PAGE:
The Supreme Court has made it clear that a federal court's decision to admit to practice or discipline an attorney arises from an exercise of that court's inherent power. In Re Snyder, 472 U.S. 634, 645 n.6, 86 L. Ed. 2d 504, 105 S. Ct. 2874 (1985). Thus, this Court has broad discretion to award the Airline Defendants the relief they seek herein. See Cooter & Gell v. Hartmarx Corp., 496 U.S. 384, 404, 110 L. Ed. 2d 359, 110 S. Ct. 2447 (1990).
In deciding the appropriate sanctions for the ethical violations found by this Court, it is appropriate to consider the seriousness of the violations and whether the violations were intentional, as well as the nature and extent of prejudice suffered or likely to be suffered by the parties in the future as a result of the violation. See generally, In re American Airlines, Inc., 972 F.2d 605, 611 (5th Cir. 1992). After careful consideration of all the relevant factors this Court has concluded that granting all the requested relief sought by the Airline Defendants, would not be appropriate in this case.
Based on its review of all the relevant factors, this Court grants the Airline Defendants' Motion for sanctions and orders that: (1) all questionnaires be returned to the Airline Defendants' counsel within fourteen days of this order; (2) the current order barring Plaintiffs' Counsel from any further distribution of the questionnaires be extended until such time as the Court approves a questionnaire procedure, if and when requested by the parties; and (3) this Court will bar the questionnaires from being offered as evidence in this case.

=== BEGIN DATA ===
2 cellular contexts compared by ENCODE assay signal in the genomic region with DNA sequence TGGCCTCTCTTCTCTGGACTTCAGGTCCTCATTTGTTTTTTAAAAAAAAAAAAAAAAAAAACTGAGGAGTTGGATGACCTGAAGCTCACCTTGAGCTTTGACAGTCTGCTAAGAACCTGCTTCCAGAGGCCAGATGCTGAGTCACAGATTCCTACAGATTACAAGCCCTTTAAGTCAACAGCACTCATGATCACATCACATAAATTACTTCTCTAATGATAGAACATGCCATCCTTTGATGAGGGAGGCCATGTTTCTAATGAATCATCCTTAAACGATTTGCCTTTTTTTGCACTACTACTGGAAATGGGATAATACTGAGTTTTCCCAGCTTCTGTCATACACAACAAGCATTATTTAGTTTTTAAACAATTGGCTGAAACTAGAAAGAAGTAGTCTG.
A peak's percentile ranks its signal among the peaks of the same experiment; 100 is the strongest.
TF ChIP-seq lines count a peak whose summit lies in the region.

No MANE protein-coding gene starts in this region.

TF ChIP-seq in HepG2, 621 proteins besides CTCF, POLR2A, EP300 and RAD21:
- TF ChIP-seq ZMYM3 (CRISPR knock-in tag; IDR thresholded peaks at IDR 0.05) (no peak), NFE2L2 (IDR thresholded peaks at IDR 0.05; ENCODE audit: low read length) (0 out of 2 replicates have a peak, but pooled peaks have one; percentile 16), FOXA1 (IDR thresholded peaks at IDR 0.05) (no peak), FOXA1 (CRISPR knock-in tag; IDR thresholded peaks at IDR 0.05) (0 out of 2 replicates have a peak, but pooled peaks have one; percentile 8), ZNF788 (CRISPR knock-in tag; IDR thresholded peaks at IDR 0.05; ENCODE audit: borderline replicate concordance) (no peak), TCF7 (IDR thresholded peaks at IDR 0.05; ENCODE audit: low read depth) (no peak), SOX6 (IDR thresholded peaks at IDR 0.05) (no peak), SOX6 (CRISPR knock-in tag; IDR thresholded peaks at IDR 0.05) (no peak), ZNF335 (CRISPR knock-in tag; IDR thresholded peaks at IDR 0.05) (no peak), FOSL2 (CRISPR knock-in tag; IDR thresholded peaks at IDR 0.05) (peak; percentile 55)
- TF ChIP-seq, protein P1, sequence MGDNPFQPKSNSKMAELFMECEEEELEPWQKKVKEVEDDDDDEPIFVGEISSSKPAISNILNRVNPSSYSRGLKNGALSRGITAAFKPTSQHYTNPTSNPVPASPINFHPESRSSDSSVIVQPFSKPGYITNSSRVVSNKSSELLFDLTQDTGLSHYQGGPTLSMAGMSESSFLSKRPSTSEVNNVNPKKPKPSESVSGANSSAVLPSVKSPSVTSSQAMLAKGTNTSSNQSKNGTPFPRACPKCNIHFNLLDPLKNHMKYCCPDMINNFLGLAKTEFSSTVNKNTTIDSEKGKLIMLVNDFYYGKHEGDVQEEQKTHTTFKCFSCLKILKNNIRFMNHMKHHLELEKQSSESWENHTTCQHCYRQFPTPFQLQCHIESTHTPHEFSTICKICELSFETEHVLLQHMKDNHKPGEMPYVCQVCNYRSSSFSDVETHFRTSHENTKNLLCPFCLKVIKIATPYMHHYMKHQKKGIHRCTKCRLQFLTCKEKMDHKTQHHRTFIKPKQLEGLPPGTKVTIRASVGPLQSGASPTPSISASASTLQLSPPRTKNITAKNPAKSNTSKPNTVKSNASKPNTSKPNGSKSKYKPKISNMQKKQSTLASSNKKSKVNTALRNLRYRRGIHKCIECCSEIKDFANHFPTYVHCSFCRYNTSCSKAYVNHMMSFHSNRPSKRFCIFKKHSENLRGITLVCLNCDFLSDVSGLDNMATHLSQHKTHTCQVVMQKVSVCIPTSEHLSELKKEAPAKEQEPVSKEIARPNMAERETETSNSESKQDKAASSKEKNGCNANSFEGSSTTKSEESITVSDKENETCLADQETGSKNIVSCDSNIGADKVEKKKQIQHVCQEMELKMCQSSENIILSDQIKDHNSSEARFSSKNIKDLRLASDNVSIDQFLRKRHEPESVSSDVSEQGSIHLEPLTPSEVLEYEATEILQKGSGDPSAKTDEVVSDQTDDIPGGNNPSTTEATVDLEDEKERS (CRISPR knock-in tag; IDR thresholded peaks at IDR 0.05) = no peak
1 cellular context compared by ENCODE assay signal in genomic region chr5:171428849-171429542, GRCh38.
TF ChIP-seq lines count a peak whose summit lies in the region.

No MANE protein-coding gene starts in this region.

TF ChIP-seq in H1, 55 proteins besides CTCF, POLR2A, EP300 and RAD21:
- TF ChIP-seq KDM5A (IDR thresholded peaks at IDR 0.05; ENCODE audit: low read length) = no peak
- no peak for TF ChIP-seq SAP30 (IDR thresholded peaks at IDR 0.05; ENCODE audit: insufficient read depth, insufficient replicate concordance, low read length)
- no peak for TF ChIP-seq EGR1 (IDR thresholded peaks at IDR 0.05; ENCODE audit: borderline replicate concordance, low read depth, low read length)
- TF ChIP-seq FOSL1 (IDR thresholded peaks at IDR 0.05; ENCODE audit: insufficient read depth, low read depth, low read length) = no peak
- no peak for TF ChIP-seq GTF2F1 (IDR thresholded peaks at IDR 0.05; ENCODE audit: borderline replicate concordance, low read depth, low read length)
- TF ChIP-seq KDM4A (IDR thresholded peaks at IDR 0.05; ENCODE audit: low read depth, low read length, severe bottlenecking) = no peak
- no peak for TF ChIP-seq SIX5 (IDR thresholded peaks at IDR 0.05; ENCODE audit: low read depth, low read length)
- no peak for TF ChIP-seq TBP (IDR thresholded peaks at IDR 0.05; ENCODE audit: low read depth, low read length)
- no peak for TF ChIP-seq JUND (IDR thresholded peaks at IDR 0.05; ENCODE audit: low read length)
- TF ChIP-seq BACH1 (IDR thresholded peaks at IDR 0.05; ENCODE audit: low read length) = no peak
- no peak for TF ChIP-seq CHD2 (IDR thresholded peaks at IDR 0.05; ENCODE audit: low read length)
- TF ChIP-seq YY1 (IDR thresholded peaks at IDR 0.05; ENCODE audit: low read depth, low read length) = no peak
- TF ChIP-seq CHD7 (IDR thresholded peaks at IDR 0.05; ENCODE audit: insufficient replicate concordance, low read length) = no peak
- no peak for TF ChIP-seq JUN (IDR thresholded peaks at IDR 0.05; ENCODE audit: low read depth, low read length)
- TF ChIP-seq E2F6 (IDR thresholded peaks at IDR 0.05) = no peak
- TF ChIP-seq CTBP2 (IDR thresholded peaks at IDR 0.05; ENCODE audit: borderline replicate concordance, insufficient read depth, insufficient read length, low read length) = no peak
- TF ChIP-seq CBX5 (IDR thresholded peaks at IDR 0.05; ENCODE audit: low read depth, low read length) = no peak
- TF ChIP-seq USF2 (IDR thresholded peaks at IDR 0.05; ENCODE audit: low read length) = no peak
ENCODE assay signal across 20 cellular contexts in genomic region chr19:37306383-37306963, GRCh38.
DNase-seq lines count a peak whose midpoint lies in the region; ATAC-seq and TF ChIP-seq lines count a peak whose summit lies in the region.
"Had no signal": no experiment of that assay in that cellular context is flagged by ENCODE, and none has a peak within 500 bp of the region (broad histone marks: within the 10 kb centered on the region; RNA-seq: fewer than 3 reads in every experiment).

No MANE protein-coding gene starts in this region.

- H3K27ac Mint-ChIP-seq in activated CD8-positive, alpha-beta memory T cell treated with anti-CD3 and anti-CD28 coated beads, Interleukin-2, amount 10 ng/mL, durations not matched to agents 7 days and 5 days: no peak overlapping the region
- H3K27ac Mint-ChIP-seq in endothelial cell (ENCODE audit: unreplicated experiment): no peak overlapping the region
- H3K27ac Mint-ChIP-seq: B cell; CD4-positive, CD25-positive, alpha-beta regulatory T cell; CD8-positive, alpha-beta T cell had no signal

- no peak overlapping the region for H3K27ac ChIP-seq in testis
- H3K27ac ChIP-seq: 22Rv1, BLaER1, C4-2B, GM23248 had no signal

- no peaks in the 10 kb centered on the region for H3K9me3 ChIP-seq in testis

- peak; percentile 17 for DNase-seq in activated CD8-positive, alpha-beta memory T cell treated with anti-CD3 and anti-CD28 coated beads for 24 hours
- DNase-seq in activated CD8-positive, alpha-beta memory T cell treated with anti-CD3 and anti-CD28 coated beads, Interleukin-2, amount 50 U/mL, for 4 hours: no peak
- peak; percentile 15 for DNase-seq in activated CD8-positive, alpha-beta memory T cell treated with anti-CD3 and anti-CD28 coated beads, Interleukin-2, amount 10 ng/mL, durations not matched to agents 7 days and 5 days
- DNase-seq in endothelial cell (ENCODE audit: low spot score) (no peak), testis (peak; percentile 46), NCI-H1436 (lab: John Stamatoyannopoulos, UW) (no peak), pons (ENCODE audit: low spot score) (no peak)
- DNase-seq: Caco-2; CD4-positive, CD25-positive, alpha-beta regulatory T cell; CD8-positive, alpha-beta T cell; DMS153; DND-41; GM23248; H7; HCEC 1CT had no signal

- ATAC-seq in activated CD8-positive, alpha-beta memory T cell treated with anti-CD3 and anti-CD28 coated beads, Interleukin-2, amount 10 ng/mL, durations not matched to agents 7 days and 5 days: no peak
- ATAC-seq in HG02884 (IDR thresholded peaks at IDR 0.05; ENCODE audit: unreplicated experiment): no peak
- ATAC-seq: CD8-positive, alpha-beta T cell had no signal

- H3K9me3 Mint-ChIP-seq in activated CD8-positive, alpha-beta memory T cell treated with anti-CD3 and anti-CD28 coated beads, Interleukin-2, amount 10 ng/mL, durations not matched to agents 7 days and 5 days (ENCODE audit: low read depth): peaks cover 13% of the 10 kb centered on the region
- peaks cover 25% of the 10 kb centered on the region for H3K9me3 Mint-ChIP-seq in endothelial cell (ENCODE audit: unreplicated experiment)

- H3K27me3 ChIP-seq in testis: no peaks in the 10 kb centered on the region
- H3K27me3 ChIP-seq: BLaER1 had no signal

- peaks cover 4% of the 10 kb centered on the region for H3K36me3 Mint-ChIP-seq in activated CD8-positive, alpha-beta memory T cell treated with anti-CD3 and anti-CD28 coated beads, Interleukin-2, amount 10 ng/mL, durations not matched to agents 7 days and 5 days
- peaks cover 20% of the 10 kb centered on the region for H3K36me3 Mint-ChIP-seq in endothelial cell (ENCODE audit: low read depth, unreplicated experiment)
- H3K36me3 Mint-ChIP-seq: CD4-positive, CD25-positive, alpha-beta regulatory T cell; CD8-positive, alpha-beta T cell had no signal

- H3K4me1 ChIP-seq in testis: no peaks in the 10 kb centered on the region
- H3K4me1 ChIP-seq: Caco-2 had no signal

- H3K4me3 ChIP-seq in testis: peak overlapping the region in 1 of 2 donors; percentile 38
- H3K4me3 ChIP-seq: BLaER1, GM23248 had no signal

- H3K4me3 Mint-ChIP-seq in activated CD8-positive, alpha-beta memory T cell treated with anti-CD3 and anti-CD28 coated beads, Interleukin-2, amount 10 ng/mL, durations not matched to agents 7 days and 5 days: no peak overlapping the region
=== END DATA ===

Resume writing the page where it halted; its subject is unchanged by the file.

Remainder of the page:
This Court seriously contemplated the use of further sanctions in this case, including monetary sanctions. The Court, however, has come to the conclusion that further sanctions are not appropriate under the circumstances of this case. As noted several times herein, the Court has found that Plaintiffs' Counsel did operate in good faith but used poor judgment. The Court is also mindful of the fact that there is a general absence of case law in this area. Finally, and most significantly, the Court is well aware that these motions and this resulting opinion is more than enough punishment for Mr. Clifford. The Court has no question in its mind that Mr. Clifford will not violate the Rules in the future. More importantly, this opinion should have a future deterrent effect on other members of the bar who are considering any actions subject to debate under our Court's ethical rules. Other members of the bar are hereby on notice that their actions may lead to more serious sanctions than those issued by this Court today.
This Court has and continues to have high regard for the Plaintiffs' Counsel whose conduct has been reviewed herein. Plaintiffs' Counsel have a long and successful history of service to their clients and to Chicago's legal community. Unfortunately, yesterday's good actions do not serve to excuse today's failures.
Today, the Court finds that Plaintiffs' Counsel, as experienced and able counsel, should have known that their retention of Mr. Rendzio and his company would lead to the ethical violations we find today. Therefore, Plaintiffs' Counsel were obligated by the Rules of Professional Conduct to contact opposing counsel in order to provide them with a fair opportunity to seek prior court review of this issue. Alternatively, Plaintiffs' Counsel should have contacted this Court to obtain prior permission for their questionnaire.